Starring: Prabhas, Prithviraj, Shruthi Haasan, Tinu Anand, Eshwari Rao, Jagapathi Babu, Sriya Reddy, Garuda Ram
Director: Prashanth Neel
Producer: Vijay Kiragandur
Music Director: Ravi Basrur
Cinematographer: Bhuvan Gowda
Editor: Ujwal Kulkarni
Salaar: Part 1 – Ceasefire, the long-awaited collaboration between Prabhas and Prashanth Neel, finally hit screens worldwide after a three-year anticipation. Let’s explore whether this film lives up to the colossal expectations.
Deva (Prabhas) leads a quiet life with his mother in Tinsukia, but tranquility shatters when a gang searches for Aadhya (Shruti Haasan), a newcomer in town. Deva discovers his best friend Varadharaja Mannar (Prithviraj Sukumaran) from Khansaar city is behind this chaos. The ensuing conflict raises questions: Who is Aadhya? What binds her to Varadharaj? What caused the rift between these friends? The film unravels these mysteries.
Prabhas returns to full-fledged action after a significant hiatus, skillfully portrayed by Prashanth Neel, who understands how to present Prabhas’s larger-than-life presence for fans.
Prabhas seamlessly embodies Deva aka Salaar, bringing intensity and ferocity to the role. His minimal-dialogue character shines through his physique, dialogue delivery, and fan-friendly persona. Prabhas captivates with his ruthless and gripping performance, especially in action sequences.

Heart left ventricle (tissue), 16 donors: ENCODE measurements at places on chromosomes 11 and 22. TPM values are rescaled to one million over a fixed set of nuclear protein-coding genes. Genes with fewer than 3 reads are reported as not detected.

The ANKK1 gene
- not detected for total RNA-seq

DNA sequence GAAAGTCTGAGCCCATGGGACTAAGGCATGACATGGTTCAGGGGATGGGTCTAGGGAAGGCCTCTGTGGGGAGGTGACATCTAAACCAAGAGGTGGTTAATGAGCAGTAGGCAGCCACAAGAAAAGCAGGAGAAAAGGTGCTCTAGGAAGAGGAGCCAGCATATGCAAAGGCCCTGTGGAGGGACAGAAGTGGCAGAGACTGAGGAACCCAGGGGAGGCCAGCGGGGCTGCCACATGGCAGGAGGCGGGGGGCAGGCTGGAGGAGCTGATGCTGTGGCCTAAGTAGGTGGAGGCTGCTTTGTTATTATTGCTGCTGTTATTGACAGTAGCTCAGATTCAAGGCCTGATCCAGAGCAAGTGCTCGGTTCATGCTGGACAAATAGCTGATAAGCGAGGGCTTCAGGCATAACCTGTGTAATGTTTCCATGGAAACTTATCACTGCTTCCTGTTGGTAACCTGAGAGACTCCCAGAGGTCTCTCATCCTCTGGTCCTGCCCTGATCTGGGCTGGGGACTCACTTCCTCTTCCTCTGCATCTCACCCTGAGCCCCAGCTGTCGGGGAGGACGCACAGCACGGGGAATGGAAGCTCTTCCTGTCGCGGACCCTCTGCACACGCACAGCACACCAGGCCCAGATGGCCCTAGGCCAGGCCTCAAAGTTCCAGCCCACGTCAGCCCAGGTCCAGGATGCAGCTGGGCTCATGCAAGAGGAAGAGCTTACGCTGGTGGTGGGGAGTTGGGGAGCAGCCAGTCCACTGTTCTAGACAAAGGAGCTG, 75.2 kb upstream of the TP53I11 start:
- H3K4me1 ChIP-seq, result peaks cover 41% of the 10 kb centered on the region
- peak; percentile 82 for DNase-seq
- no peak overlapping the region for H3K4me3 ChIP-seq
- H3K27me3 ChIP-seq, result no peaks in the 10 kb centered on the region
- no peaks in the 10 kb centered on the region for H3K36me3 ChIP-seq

Prithviraj Sukumaran delivers a commendable performance, adding depth to the film with his surprising Telugu proficiency and engaging scenes opposite Prabhas.
The first half packs a punch with Prashanth Neel’s signature racy and crisp screenplay. It boasts outstanding action sequences, neat scoring, and impactful moments.
The movie’s second half lacks a refined narration, occasionally drawing parallels to Neel’s previous work, affecting its originality.
Despite a strong supporting cast, certain actors like Jagapathi Babu, Bobby Simha, John Vijay, and Sriya Reddy are spotlighted more, sidelining others who could have had more significant roles in the latter part.
Excessive violence might disconnect family audiences from the storyline.
Prashanth Neel displays directorial finesse, magnifying heroism through subtle scenes. However, a more focused narrative in the second half could have bolstered the overall impact.
Ravi Basrur’s score elevates key moments, while Bhuvan Gowda’s cinematography and Anbarivu’s stunts shine. Though the editing could be refined in the latter part, the production values are commendable.
Salaar: Part 1 – Ceasefire emerges as an intense action drama with stellar performances by Prabhas and Prithviraj. The well-executed action sequences amplify the film’s appeal. However, a simple narrative, a slightly dragging second half, and excessive violence mark its drawbacks. For Prabhas enthusiasts or fans of high-octane action movies, Salaar: Part 1 – Ceasefire makes for a weekend watch.